Reversing Eve’s Curse. Mary Magdalene Pilgrims and the Creative Ritualization of Menstruation,Journal of Ritual Studies Fedele
This article is about the creative ritual practices of a group of Spanish and Catalan pilgrims who visit French shrines dedicated to Saint Mary Magdalene. Raised and educated in Catholic families, these women describe themselves as being part of the worldwide Goddess movement and do not consider their theories and rituals to be in conflict with Christian values. During their pilgrimages they celebrate rituals in shrines that they feel were unjustly monopolized by the “Church”. The pilgrims see Mary Magdalene as the guardian of menstrual blood, and advocate a “feminist reading” of Jesus’ message. They perform creative rituals to commune with “Mother Earth” by offering Her their menstrual blood. The creative ritualization of menstruation allows the pilgrims to reinterpret Catholic rituals thereby transforming negative concepts related to body and gender they have received from their Catholic families. The pilgrims’ rituals of offering also foster an embodied relationship with the divine.
Analysing one particular menstrual ritual I will show how offering their blood to Mother Earth these women literally turn upside down the central ritual of Christianity, the Eucharist. Through this strategy they manage to ritually transform menstruation from a curse into a blessing and to elaborate new notions about their body and sexuality. I will analyse these womens’ conceptualization of menstrual blood drawing on historical studies about the meaning of menstruation in Christianity as well as anthropological studies about menstruation in traditional as well as in Western societies. I will argue that proclaiming the sacrality of menstrual blood these women try to repair a social order in which menstruation is still often associated with female subordination. With their rituals these women aim to provoke not only a healing process on a personal level but also a shift of perception on a social level.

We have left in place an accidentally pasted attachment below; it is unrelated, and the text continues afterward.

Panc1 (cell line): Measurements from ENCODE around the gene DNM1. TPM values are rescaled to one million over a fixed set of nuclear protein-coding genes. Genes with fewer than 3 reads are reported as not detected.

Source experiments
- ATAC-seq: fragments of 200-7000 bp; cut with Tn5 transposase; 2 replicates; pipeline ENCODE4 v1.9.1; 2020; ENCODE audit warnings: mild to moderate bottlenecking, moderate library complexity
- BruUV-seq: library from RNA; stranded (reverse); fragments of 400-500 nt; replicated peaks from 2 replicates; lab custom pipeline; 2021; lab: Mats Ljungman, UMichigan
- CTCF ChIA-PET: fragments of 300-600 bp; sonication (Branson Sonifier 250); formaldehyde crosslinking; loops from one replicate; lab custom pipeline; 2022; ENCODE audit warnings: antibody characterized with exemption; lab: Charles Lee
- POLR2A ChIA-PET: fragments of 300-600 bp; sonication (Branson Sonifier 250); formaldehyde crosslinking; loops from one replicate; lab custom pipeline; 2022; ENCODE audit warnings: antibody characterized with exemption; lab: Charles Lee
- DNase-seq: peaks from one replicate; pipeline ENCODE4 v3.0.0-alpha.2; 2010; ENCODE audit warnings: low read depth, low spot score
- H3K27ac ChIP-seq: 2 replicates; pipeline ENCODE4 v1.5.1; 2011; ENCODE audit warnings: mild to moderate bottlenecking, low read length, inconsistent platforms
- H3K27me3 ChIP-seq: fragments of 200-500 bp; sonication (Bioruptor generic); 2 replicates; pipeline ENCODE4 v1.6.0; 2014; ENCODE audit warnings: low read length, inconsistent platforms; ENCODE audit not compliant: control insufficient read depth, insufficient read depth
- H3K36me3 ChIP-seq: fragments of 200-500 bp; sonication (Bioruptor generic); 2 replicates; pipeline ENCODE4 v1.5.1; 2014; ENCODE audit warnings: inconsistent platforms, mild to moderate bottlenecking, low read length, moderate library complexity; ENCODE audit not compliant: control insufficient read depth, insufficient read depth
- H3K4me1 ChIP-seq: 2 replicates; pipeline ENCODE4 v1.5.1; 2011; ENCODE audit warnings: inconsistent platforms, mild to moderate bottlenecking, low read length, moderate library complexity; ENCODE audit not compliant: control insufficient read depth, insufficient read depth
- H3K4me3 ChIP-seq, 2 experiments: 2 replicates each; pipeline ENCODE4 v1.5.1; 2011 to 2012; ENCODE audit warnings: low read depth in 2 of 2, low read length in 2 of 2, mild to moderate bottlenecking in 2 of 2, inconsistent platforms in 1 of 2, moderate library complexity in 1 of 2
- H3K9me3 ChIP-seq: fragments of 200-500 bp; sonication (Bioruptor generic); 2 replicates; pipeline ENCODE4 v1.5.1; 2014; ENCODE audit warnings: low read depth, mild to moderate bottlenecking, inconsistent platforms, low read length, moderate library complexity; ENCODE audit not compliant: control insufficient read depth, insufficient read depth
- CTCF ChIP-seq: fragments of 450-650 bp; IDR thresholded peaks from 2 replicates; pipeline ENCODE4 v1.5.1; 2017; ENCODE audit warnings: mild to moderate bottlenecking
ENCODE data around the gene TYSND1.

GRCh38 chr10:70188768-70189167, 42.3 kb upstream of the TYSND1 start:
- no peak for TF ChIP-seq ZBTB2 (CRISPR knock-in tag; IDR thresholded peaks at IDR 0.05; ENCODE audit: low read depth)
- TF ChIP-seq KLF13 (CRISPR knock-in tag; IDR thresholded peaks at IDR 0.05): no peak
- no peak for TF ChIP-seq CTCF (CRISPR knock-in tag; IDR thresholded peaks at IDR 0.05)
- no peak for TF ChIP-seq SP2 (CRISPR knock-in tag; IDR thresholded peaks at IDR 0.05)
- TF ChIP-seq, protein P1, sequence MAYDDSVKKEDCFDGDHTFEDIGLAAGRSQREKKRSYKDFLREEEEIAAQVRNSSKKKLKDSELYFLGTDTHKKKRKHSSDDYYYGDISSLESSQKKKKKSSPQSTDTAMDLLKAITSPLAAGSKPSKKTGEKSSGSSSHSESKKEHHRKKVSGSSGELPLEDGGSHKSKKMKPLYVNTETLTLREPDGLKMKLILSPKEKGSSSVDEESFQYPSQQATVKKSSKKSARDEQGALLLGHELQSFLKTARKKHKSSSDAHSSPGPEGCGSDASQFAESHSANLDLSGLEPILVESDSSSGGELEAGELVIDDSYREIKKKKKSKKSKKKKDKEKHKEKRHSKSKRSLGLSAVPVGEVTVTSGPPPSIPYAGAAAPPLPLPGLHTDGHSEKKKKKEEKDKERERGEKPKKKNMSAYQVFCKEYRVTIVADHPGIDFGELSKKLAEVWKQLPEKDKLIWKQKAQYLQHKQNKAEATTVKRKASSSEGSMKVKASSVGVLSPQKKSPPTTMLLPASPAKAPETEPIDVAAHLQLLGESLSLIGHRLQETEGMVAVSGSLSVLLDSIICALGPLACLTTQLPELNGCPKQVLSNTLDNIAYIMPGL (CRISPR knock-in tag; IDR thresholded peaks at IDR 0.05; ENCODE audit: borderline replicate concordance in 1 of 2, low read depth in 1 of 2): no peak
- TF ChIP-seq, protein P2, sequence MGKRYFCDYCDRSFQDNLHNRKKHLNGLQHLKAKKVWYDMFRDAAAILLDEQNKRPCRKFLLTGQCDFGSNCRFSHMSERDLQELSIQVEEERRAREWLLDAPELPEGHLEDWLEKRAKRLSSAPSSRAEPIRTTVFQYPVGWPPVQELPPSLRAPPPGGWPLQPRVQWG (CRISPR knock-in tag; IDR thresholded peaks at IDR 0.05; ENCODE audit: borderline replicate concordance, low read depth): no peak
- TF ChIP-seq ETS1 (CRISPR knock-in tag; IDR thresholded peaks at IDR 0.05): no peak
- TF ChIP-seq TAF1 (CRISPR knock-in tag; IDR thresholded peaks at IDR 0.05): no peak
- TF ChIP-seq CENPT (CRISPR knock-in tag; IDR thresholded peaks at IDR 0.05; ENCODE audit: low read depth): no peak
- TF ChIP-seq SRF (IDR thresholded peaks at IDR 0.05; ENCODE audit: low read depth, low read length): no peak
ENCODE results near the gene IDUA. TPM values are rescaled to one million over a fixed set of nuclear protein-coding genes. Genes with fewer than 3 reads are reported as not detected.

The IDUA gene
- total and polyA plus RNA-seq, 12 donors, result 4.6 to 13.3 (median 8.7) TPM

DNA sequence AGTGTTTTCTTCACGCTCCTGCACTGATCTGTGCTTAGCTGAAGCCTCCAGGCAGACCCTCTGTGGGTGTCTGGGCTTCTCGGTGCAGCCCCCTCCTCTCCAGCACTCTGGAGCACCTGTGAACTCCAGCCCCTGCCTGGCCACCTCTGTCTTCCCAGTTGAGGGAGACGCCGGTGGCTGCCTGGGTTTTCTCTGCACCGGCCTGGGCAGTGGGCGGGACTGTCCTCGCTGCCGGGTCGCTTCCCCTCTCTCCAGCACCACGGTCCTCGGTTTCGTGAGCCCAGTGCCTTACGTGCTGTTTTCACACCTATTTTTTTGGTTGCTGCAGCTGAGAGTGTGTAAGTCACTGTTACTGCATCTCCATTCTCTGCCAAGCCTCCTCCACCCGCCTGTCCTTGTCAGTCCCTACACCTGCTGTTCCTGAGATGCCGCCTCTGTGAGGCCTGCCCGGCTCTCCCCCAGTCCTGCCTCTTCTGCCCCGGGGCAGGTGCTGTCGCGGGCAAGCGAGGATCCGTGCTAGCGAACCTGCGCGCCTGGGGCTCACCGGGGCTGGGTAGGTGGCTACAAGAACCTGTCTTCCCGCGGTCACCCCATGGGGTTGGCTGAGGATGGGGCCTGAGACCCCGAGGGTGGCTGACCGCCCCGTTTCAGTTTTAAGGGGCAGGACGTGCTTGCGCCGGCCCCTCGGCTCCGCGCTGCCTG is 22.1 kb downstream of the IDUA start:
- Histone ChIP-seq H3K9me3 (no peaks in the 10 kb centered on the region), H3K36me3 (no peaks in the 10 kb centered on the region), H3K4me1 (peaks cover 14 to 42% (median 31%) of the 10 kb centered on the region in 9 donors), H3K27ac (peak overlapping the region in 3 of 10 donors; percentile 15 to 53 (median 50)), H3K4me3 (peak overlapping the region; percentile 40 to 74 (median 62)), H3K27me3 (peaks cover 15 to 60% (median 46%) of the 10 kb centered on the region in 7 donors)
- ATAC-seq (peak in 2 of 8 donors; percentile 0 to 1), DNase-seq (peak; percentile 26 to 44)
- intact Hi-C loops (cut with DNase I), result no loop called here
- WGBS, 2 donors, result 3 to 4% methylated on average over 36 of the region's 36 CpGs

(with Élisabeth Claverie) Introduction: Uncertainty in Vernacular Religions,
Special Issue: Uncertainty in Vernacular Religions, Social Compass
In this special issue we explore the ways in which the dogmas and rituals created by religious institutions are creatively used and transformed in the everyday lived religion of people. We encouraged the authors to produce ethnographically grounded papers that explore the role of uncertainty and doubt in religious practices, focusing on the way in which people put to test the efficacy of rituals as well as the healing power of sacred figures and sites. How do people establish that a certain religion works for them in a historical period in which they are increasingly aware of the existence of religious traditions that are different from the one they grew up with? How do they criticize with their own religious creativity the dogmas and rules of the religious tradition they belong to? Contrary to the assumption that religion works as a sort of magical remedy against uncertainty, providing people with a set of answers and solutions they totally embrace and rely upon, what emerges from the ethnographical examples of this special issue is that uncertainty and doubt are inherent in lived religion and play an important role in the ongoing process of construction of religious rituals and narratives.